Marinduque Mainland from Tres Reyes Islands

Marinduque Mainland from Tres Reyes Islands
View of Marinduque Mainland from Tres Reyes Islands-Click on photo to link to Chateau Du Mer

WELCOME TO MY SITE AND HAVE A GOOD DAY

If this is your first time in this site, welcome. It has been my dream that my province, Marinduque, Philippines becomes a world tourist destination not only during Easter Week but also whole year round. You can help me achieve my dream by telling your friends about this site. The photo above is your own private beach at The Chateau Du Mer Beach Resort. The sand is not as white as Boracay, but it is only a few steps from your front yard and away from the mayhem and crowds of Boracay. Please do not forget to read the latest national, international, and technology news in this site . I have posted some of my favorite Filipino and American dishes and recipes on this site also. Some of the photos and videos on this site, I do not own. However, I have no intention on infringement of your copyrights. Cheers!

Tuesday, June 28, 2016

My Great, Great Grand Parents were Don Manuel Javellana and Dona Gertrudis Lopez from Jaro, Iloilo, Philippines

The David Jamili K(Catague) Family, Barotac Viejo, Iloilo, 1955

I have enjoyed tracing my roots down to my great, great Grand Parents, Don Manuel Javellana and Dona Gertrudis Lopez. Most of the information of my ancestral roots I have read from the blog, www.javellana.wordpress.com. Most of the information in the blog regarding my ancestry were confirmed by several living relatives in the Philippines about two years ago. Other detailed information about my roots were verbally communicated to me by my father during my childhood years in Barotac Viejo, Iloilo, Philippines.

I am so proud that in my veins are the blood and genes of the Javellanas and Lopezes from Jaro, Iloilo, Philippines. In this post, I am also discussing the origin of the Javellana and Lopez surnames.

Hello Readers:
My name is David Balleza K(C)atague, Jr. I was born in Jaro, Iloilo, Philippines on December 20, 1934. My Father was David Jamili K(Catague) and my mother was Paz Barrido Balleza.

My Father's father ( my grand father) was Roberto Catague( married to Consolacion Golez Jamili). Roberto was the oldest son of Marcelina Javellana who was married to Victoriano Catague. Roberto died when my father was still young. His mother remarried Ruperto, the younger brother of Roberto. Consolacion and Ruperto had eleven other children.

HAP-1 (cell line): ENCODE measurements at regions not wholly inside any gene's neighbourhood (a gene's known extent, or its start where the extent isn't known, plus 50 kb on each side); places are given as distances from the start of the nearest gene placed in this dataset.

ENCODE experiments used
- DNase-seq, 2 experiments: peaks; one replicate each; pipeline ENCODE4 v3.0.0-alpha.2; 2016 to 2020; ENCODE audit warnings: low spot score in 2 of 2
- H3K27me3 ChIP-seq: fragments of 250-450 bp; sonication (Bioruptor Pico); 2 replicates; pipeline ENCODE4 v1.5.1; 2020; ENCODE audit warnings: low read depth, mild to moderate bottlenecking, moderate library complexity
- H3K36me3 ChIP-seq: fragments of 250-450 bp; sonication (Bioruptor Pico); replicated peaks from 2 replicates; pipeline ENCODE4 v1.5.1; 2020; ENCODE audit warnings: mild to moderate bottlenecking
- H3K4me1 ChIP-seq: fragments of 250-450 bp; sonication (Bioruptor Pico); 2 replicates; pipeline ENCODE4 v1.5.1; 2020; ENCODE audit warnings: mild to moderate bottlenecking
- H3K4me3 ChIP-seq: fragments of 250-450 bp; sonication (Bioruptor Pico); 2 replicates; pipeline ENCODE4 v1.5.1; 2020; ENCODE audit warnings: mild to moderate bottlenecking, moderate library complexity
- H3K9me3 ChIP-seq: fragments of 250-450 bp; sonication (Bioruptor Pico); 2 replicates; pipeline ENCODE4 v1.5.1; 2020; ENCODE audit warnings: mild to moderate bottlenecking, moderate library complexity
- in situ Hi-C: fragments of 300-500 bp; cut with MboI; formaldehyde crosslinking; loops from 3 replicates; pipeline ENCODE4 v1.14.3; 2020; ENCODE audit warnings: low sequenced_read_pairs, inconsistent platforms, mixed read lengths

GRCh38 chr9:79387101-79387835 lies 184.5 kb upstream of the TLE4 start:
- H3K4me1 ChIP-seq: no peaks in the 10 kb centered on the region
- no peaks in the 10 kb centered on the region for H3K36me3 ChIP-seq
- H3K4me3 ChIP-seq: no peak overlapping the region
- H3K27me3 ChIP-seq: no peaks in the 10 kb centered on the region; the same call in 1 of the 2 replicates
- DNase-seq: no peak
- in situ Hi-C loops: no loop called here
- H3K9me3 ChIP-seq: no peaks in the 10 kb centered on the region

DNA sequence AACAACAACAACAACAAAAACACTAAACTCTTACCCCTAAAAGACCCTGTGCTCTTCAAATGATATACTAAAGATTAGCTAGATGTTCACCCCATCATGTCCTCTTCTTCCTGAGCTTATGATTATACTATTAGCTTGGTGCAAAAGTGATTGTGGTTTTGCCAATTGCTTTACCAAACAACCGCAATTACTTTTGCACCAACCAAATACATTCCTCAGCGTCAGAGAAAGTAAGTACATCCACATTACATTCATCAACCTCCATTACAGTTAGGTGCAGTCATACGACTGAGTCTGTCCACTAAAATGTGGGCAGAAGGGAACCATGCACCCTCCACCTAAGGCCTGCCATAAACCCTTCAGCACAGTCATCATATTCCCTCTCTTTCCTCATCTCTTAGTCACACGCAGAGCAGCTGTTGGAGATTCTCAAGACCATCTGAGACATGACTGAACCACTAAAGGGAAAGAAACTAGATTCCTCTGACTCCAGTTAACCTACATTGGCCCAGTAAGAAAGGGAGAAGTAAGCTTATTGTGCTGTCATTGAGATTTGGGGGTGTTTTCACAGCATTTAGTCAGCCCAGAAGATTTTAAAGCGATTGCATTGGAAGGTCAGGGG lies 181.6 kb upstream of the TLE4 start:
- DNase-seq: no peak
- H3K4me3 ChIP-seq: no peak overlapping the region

My father had two other brothers, Guillermo and Julio. The three brothers changed the spelling of their last name from Catague to Katague when my father was still in elementary school. My father was raised and sent to dental school by his rich aunt from Leganes, Iloilo. His reason was that he wanted his surname to be in the middle of the alphabet, because he does not want to be called early in class by a demanding teacher, who asked questions by alphabetical order. Strange reason but I believe this was true.

Marcelina Lopez Javellana was the youngest daughter of Don Manuel Javellana and Dona Gertrudis Lopez. Marcelina was also the youngest sister of Don Cristino Javellana, known as Capitan Tinong who was very active in the political and religious life and activities during his time( 1890's) in Jaro, Iloilo, Philippines ( www.javellana.wordpress.com)

Cristino Javellana was the sixth of the nine children of Don Manuel Javellana and Doña Gertrudis Lopez. His other siblings besides Marcelina were Escolastica (married to Geronimo Jiz de Ortega), Petra (married to Sixto Golez), Quintana (born 1840), Narcisa (born 1842, married to Simon Grecia), Inocencia (born 1849, married to Juancho Jamora), Mariano (born 1851, married to Crispina Gamboa), Florentina, Cristeta, and Carmen (married to Miguel Jayme y Lopez).

The origin of the surname Javellana according to Wikipedia is:

Javellana
is a family surname from the Philippines(1850s) who originated from Jaro, Iloilo City in the Visayas. The original name of the Family was "Kim Byong" and is of Chinese descent. Due to a mandate by the Spanish Government, ordered by Spanish Governor General D. Narciso Claveria (November 21, 1849) for the natives of the Philippines to adapt the Spanish naming system, they and a number of Chinese and Filipino families were forced to adapt new names.